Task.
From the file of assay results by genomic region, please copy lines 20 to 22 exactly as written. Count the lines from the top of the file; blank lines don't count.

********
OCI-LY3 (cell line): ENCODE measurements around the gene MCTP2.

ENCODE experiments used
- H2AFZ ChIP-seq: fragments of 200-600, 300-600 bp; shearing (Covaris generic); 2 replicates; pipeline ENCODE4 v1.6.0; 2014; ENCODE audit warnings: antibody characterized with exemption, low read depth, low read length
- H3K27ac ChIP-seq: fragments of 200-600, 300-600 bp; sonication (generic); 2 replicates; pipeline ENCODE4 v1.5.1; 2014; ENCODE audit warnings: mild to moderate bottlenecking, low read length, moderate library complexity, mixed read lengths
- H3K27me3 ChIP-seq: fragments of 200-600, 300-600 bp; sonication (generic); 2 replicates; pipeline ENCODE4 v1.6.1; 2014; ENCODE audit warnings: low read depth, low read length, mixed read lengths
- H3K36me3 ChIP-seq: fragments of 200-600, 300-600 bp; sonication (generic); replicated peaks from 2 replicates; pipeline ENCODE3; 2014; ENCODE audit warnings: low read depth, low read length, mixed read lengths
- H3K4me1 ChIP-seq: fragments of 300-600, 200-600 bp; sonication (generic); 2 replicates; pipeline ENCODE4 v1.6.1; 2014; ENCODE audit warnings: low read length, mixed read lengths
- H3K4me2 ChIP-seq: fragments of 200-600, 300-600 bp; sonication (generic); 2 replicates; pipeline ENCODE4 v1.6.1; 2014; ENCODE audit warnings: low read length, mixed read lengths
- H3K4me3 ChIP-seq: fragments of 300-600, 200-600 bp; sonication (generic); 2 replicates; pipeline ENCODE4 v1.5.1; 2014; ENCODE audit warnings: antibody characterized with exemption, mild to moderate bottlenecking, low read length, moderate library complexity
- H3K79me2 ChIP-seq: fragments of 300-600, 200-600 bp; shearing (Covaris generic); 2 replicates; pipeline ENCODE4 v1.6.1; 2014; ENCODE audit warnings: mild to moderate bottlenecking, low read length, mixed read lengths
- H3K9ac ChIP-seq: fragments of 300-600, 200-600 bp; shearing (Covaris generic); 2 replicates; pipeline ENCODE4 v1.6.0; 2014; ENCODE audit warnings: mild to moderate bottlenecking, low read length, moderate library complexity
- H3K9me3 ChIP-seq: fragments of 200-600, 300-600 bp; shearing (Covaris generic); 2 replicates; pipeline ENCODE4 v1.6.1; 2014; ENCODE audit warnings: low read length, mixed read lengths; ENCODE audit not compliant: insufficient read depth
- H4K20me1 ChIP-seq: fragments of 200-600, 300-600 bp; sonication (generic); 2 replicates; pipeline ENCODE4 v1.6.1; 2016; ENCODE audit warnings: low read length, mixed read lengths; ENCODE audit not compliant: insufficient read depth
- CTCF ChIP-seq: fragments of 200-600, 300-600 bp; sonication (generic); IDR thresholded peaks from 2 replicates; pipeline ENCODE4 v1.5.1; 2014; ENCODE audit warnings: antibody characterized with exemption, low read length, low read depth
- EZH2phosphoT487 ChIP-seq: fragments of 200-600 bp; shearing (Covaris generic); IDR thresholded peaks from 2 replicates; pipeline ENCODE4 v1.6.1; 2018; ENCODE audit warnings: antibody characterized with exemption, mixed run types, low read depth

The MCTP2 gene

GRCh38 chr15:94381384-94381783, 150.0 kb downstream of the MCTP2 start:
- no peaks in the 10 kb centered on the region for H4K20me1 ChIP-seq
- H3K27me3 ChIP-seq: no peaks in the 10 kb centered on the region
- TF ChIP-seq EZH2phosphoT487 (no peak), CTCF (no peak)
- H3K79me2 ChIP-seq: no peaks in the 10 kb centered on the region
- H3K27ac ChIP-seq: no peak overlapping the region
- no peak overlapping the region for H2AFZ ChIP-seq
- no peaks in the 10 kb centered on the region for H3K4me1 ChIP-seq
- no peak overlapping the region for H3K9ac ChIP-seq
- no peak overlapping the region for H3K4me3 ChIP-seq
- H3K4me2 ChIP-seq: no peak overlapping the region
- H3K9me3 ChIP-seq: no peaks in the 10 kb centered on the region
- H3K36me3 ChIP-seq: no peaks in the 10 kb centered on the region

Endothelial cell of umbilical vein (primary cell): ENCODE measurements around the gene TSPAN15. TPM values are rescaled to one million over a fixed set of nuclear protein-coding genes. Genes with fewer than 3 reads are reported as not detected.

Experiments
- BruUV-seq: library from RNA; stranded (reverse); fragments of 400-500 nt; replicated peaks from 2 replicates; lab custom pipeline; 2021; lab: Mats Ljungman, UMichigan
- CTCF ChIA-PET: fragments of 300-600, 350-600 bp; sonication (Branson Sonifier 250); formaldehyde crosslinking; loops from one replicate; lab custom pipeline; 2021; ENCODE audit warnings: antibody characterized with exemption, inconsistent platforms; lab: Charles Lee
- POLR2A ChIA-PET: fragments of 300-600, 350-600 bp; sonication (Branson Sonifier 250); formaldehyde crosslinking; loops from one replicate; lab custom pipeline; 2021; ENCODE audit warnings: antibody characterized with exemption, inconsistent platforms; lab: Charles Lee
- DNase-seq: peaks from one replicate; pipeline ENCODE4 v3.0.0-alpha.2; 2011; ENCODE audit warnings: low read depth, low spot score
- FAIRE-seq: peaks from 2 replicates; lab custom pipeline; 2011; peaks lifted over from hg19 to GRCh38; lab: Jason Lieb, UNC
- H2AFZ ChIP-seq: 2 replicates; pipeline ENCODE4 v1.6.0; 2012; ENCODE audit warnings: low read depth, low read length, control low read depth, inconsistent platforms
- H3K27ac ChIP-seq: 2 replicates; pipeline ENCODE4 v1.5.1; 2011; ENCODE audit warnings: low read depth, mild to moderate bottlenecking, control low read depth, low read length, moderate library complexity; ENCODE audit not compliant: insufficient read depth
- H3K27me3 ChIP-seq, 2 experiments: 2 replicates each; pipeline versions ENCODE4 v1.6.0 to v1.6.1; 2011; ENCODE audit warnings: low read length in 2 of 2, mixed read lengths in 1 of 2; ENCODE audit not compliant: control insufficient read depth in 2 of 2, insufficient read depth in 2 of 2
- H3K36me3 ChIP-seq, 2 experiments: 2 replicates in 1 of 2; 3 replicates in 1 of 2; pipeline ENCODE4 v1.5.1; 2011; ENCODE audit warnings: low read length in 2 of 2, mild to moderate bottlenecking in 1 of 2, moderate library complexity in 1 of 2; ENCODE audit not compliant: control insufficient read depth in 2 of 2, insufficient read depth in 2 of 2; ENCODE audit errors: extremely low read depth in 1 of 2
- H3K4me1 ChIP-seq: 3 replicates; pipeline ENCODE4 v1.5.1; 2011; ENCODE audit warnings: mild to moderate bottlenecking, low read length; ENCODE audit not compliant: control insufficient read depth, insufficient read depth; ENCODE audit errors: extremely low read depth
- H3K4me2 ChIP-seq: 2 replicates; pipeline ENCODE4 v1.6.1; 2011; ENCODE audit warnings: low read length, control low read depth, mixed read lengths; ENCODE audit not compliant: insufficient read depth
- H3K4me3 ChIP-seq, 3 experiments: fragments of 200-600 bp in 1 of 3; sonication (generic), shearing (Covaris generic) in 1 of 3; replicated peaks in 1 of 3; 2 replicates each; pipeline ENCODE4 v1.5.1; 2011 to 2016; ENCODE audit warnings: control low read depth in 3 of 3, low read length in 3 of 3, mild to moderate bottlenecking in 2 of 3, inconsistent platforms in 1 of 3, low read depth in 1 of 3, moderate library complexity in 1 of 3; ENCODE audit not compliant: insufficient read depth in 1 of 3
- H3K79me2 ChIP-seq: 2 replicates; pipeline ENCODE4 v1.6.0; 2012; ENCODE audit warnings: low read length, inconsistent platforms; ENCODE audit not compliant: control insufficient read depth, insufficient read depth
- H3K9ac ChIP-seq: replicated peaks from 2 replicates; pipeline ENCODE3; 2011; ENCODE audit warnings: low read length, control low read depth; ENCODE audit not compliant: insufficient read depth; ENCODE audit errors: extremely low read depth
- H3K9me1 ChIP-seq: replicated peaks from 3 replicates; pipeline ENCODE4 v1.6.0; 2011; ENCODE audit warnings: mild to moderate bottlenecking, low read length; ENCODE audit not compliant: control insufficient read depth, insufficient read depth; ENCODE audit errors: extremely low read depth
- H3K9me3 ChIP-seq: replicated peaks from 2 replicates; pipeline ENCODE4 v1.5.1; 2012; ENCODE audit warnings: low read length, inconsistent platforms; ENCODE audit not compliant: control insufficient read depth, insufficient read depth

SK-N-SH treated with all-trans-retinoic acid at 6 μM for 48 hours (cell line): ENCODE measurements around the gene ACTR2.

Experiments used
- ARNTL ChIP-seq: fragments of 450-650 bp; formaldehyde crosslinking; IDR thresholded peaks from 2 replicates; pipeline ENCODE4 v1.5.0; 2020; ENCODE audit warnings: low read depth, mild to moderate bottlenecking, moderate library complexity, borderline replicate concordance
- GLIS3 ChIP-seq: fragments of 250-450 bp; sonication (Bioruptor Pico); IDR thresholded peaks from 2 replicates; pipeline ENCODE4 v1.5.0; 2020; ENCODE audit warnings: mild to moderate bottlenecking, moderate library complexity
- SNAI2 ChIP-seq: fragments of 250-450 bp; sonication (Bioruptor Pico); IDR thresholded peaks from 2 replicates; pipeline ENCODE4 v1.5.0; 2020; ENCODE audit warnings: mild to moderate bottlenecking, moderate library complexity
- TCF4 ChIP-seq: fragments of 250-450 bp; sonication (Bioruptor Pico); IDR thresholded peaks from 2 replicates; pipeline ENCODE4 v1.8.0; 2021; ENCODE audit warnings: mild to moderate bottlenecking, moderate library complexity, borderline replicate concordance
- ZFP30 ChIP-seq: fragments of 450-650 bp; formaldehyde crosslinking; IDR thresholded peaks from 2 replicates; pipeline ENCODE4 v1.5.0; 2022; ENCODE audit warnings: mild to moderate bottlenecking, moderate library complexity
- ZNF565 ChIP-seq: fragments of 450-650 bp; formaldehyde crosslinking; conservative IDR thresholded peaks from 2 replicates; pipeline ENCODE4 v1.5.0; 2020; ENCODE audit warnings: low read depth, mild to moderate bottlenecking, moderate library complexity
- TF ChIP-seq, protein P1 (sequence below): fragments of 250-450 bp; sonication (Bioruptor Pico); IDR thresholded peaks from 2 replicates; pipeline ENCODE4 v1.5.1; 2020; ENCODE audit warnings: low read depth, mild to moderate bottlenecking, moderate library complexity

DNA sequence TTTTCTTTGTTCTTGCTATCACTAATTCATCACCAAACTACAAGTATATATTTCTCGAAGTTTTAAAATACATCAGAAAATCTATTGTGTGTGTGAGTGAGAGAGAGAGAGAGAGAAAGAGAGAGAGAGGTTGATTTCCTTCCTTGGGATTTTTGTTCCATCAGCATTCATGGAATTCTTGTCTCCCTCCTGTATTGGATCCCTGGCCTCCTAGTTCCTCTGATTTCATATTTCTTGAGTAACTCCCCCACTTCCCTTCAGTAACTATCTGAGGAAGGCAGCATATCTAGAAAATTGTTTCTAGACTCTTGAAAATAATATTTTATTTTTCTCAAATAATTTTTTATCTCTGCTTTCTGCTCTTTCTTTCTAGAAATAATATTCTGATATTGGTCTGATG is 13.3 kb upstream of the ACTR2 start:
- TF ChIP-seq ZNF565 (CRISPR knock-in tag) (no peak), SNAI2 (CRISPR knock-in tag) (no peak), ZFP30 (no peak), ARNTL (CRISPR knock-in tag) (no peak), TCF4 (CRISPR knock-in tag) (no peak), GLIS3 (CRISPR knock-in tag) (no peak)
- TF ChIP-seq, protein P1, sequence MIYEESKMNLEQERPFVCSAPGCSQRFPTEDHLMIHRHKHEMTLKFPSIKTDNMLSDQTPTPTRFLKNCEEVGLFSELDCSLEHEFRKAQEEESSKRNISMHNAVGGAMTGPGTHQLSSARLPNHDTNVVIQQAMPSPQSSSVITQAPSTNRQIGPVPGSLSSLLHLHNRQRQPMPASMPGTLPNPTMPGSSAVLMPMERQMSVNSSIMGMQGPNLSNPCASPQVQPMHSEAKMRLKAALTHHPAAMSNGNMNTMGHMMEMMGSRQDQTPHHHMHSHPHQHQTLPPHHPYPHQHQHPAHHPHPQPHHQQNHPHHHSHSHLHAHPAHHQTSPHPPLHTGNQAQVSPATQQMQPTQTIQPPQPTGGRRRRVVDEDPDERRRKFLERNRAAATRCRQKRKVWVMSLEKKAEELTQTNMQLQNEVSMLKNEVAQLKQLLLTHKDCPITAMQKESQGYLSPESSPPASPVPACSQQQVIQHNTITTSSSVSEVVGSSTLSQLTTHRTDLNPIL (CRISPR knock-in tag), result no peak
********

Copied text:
- TF ChIP-seq EZH2phosphoT487 (no peak), CTCF (no peak)
- H3K79me2 ChIP-seq: no peaks in the 10 kb centered on the region
- H3K27ac ChIP-seq: no peak overlapping the region